Dangerous birds that raid pedestrians in parks and streets are captured and relocated after baby girl was killed when her mother ran away from surfacing magpie
- Five-month-old Mia was killed in a shooting incident with magpies earlier this month
- She suffered head injuries when her mother tripped and fell trying to escape a bird
- Brisbane Municipality received complaints about birds in the park before the tragedy
- Experts are not called in to assess and move birds that are considered dangerous
Dangerous surfacing birds will be removed from parks and streets in Brisbane after a magpie attack resulted in the death of a baby girl.
Five-month-old Mia suffered a fatal head injury when her mother tripped and fell on her while trying to escape a surfacing magpie earlier this month.
Brisbane Mayor Adrian Schrinner hopes pedestrians and cyclists will be safer after an independent study found that the council needs to improve its handling of aggressive birds.
It said the council had received five other reports of magpie attacks in Glindemann Park before the attack that resulted in Mia’s death.
Mia (pictured) suffered a serious head injury and died in hospital after she and her mother Simone were ambushed by an aggressive magpie earlier this month.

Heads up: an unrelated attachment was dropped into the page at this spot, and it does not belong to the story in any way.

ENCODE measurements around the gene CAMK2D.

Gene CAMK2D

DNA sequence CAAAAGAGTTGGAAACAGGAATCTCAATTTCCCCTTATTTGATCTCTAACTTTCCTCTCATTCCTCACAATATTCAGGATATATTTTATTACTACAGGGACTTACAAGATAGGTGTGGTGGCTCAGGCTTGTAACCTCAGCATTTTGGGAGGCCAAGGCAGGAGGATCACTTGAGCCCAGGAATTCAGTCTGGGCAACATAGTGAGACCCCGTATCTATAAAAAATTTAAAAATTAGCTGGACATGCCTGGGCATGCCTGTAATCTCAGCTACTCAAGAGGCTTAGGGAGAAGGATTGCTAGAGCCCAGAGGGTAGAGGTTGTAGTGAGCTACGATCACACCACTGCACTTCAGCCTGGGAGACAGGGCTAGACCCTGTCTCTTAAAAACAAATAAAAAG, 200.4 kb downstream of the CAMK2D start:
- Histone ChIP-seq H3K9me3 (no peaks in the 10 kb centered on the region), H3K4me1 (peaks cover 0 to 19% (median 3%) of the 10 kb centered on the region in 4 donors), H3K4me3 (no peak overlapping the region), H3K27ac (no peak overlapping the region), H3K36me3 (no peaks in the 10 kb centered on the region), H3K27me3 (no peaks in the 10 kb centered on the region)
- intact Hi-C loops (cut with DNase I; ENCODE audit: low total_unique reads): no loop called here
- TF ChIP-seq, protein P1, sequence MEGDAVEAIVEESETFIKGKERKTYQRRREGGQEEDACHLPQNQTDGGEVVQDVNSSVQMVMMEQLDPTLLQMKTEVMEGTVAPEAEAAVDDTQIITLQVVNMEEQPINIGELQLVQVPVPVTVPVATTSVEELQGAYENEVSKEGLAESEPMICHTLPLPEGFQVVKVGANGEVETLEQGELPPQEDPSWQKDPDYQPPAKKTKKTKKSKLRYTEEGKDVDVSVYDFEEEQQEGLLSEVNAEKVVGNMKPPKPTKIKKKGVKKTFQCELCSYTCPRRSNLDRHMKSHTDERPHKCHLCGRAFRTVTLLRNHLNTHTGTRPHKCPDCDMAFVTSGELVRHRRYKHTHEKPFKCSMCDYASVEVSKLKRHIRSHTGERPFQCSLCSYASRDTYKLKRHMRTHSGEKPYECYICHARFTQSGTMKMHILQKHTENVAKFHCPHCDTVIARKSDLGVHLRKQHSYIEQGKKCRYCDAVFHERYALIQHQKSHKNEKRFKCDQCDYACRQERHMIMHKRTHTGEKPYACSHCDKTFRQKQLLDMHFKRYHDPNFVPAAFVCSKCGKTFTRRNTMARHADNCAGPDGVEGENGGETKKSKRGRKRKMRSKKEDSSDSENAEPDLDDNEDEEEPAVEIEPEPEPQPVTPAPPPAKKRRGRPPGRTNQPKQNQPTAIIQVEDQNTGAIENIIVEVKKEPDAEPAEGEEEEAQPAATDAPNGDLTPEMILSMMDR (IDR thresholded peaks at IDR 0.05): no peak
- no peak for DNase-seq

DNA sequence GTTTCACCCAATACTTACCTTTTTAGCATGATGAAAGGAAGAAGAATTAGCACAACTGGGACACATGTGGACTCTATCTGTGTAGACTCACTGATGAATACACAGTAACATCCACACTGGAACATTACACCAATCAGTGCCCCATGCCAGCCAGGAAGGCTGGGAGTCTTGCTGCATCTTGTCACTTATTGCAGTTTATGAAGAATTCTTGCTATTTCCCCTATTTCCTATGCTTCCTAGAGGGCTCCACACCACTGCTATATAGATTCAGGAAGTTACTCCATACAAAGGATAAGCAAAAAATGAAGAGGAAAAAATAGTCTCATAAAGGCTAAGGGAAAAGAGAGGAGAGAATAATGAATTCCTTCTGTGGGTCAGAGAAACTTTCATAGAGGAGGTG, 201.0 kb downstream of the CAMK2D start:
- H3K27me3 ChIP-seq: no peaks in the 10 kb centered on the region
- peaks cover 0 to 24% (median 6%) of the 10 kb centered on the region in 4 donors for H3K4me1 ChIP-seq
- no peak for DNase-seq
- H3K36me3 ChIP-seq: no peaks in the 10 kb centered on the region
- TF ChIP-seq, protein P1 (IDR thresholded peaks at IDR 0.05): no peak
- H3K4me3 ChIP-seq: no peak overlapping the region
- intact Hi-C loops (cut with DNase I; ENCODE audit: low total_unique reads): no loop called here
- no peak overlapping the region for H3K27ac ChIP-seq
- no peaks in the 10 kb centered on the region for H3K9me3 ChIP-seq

The assessment also found that although warning signs were in place, they were not close enough to where the attacks took place.
Under new guidelines, experts will be called in to assess aggressive birds and decide if they should be moved.
“This will happen when a bird is displaying dangerous behavior and restricting public access to their nesting area is not practical,” the council said Tuesday.
‘If a diving incident results in serious injury, experts are called in.’
Mr Schrinner has also instructed the council to develop new high-visibility, site-specific warning signs after raising concerns that the existing ones are ineffective.
“What the report makes clear is that the municipality needs stricter procedures to ensure that experts are called in earlier and these birds are moved,” he said.
The municipality received numerous reports of birds surfacing in Glindemann Park prior to the tragedy (photo, a warning sign in the park)
Experts will now be called in to assess emerging birds and relocate them if they are deemed dangerous. Pictured: A couple who called an ambulance when Mia was injured laid flowers on the spot on August 12
“Some people will believe that diving is just a natural response and that these birds should be left alone. But in urban areas, such as in parks and along hiking trails, we must always put people first.’
The council will have to rely on bird experts in possession of state government permits, as it is illegal under the Queensland Conservation Act for council officials to remove native animals such as magpies.
Baby Mia’s death sparked an extraordinary outpouring of support for her grieving parents, Jacob and Simone, with a GoFundMe call raising more than $140,000.
The parents who were walking together for the first time when the magpie shot them, causing Simone to fall. Mia was strapped to her body in a baby carrier at the time.
Mia later died in hospital from serious head injuries.